Individual stock positions should make up no more than 3.5% of portfolio and together should make up no more than 10% of the equities portion of the portfolio.
Funds and Accounts
401(k) through employer:
– VTSMX (Vanguard Total Stock Market Fund) 90%
– VGTSX (Vanguard International Fund) 10%
Roth IRA through Charles Schwab:
– SCHB (Schwab Total Stock Market ETF) 80%
– Individual Stock Names 20%
Brokerage Account through Charles Schwab:
– SCHB (Schwab Total Stock Market ETF) 80%
– Individual Stock Names 20%
Very little rebalancing will occur since I am not utilizing a traditional stocks/bonds split during normal market times. During the end-of-cycle phase, I will maintain the 70% / 30% split, but since this is not a long duration phase, rebalancing likely won’t be necessary.
Keep things as simple as possible. Don’t get fancy with adding more and more funds to the equities allocation. Total stock market fund ETFs are sufficient for our purposes here.Automate future contributions as much as possible. During a major market meltdown (at least 35-40% drawdown), consider pushing additional cash from savings into the market if income/job security is stable.
Using an investment plan alternative
For young individuals just starting out, a formal investment policy statement might be overkill. In this scenario, a simple investment plan might be suitable. An investment plan might be as simple as listing out a few financial goals (things such as save 10% of my income each year, save $20,000 for a down payment on a home or build $100,000 in investable assets).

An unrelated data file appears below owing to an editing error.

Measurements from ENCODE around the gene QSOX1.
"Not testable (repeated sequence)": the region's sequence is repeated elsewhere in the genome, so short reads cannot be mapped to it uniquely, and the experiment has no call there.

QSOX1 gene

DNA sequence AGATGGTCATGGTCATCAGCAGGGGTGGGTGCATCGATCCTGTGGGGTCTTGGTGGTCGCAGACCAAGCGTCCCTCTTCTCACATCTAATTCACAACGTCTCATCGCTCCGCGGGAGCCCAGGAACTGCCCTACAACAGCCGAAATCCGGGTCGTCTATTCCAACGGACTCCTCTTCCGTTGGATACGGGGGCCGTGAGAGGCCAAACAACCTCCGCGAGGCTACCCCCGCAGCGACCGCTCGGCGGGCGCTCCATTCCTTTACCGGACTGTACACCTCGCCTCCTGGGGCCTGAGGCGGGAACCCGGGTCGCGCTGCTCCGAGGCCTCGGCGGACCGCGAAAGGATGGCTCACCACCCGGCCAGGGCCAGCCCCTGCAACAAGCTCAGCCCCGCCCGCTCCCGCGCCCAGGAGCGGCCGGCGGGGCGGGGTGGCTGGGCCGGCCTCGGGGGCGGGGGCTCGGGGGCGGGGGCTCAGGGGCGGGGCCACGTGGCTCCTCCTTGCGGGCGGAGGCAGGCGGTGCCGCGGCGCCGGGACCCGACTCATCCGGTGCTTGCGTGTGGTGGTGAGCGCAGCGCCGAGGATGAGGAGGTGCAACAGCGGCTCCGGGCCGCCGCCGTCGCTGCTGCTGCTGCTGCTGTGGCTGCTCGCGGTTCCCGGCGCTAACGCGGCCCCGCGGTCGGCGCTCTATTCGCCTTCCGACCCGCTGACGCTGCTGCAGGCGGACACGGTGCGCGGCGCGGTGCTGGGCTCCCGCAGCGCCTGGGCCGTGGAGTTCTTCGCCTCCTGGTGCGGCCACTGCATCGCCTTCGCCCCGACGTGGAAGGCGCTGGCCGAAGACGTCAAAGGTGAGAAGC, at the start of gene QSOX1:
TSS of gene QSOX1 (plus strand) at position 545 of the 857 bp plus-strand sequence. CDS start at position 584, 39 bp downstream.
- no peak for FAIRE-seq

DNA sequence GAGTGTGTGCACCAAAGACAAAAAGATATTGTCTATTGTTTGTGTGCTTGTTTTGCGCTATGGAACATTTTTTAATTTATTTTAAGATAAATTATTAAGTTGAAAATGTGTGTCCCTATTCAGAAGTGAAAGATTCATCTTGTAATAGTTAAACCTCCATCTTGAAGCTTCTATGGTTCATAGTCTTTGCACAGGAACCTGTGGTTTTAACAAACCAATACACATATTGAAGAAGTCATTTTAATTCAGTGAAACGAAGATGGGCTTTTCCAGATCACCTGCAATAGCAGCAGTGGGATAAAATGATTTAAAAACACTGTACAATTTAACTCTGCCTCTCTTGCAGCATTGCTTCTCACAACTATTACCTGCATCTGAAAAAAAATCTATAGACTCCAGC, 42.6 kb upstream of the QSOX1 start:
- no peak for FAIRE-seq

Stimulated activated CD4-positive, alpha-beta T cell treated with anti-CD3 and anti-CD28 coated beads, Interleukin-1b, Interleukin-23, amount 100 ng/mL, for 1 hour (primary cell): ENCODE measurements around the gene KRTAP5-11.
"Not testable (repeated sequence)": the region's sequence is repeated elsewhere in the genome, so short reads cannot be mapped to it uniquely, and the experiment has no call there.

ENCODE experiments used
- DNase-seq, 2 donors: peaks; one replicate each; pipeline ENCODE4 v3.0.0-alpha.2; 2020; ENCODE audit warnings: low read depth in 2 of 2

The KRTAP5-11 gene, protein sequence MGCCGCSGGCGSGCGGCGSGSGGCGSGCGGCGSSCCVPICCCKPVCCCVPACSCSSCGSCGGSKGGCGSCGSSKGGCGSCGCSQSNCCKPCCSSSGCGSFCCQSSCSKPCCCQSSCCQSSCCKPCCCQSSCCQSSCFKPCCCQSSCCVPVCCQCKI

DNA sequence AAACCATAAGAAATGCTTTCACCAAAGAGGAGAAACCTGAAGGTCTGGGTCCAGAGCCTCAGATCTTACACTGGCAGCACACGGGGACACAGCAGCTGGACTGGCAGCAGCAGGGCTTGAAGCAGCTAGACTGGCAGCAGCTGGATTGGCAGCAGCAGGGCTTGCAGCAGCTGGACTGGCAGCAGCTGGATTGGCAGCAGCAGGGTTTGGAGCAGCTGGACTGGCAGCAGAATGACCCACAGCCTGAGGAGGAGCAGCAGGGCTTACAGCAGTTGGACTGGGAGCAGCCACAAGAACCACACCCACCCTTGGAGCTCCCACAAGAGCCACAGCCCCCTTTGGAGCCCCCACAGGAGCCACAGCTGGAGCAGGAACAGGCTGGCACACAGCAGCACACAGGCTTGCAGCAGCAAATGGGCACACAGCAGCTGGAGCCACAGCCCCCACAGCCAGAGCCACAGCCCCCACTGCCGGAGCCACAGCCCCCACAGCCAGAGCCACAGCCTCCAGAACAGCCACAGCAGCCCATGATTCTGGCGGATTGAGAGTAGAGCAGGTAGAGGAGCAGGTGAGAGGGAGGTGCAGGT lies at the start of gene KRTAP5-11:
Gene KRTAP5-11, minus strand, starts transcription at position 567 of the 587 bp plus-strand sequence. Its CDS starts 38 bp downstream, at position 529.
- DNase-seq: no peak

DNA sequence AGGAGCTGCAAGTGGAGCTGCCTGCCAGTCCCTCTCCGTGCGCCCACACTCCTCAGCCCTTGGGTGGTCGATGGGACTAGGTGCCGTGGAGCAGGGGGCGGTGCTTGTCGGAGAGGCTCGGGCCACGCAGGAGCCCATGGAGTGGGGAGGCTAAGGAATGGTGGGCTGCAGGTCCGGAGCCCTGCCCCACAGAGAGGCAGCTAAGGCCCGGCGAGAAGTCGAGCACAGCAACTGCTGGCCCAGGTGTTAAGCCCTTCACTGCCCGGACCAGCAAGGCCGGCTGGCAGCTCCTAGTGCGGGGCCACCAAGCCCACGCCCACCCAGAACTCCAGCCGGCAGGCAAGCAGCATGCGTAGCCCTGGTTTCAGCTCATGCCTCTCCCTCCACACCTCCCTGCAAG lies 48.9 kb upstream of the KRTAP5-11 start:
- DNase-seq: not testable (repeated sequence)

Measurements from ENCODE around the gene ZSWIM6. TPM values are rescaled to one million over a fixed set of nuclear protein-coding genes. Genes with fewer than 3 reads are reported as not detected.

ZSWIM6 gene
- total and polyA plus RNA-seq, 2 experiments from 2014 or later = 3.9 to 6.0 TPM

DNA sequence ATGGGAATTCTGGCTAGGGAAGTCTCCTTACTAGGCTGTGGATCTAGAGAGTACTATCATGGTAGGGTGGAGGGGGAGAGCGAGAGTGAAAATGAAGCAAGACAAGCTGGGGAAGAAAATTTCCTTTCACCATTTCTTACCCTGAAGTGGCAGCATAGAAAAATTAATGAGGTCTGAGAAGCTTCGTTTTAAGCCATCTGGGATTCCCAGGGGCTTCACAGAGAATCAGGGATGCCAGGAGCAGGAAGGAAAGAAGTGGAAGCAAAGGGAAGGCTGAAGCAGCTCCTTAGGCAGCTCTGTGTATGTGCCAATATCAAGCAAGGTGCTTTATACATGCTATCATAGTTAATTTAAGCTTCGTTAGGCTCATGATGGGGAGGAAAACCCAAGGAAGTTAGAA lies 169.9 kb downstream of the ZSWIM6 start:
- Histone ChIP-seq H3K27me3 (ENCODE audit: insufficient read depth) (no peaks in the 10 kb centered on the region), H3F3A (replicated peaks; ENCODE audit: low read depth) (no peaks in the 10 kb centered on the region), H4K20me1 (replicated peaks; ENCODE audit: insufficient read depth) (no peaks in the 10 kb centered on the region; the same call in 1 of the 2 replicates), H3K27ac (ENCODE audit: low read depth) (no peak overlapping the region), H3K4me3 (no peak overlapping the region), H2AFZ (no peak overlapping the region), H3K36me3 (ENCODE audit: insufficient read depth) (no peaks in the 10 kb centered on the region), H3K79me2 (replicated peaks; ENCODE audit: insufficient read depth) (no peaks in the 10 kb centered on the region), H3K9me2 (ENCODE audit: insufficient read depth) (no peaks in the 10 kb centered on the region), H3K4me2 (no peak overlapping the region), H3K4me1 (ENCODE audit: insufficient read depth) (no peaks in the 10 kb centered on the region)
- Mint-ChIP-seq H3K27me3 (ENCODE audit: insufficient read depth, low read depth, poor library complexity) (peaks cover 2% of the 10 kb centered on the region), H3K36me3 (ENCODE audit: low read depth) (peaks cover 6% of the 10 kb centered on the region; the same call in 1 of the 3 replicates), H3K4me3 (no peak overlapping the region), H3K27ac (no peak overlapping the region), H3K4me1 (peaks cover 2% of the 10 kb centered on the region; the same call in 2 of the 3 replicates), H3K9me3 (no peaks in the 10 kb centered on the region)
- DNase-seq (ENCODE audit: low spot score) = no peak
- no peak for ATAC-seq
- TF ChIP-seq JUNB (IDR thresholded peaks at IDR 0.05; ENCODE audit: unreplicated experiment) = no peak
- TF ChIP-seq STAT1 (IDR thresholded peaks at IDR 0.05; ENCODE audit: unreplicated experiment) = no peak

Then, map out a few simple steps on how you plan to achieve these goals. These action steps might be things such as:
- Work 2nd job in evenings and put all proceeds into savings account
- Max out 401(k) plan each year
- Invest $500 per month into S&P 500 index fund
Again, it can be very powerful to actually write these items down and then review every few months. Are you actually doing the action steps that you wrote out a few months earlier? Are you on track to achieve these goals? Modify things as necessary as you review your investment plan.
Investment Policy Statement FAQ
How do you write an investment policy statement?
An IPS does not have to be overly complicated. At a minimum, write down your overall investment philosophy, your financial goals, your target asset allocation and the funds you intend to use to achieve your goals. For a look at a more complicated IPS, check out our examples.
Why is an investment policy statement important?
The IPS is very important because it provides a road map and guide for all investment decisions moving forward. By removing the emotion and decision making from the moment of allocating new capital into investments, you’re more likely to achieve better long-term returns and achieve your financial goals.
What is an investment philosophy statement?
The investment philosophy statement is the description of one’s principles and beliefs that govern the investment approach and guide all investment decisions. It is typically a core section of an investment policy statement (IPS) and includes information such as how diversified you plan to be, what types of funds you will use and what is your target allocation.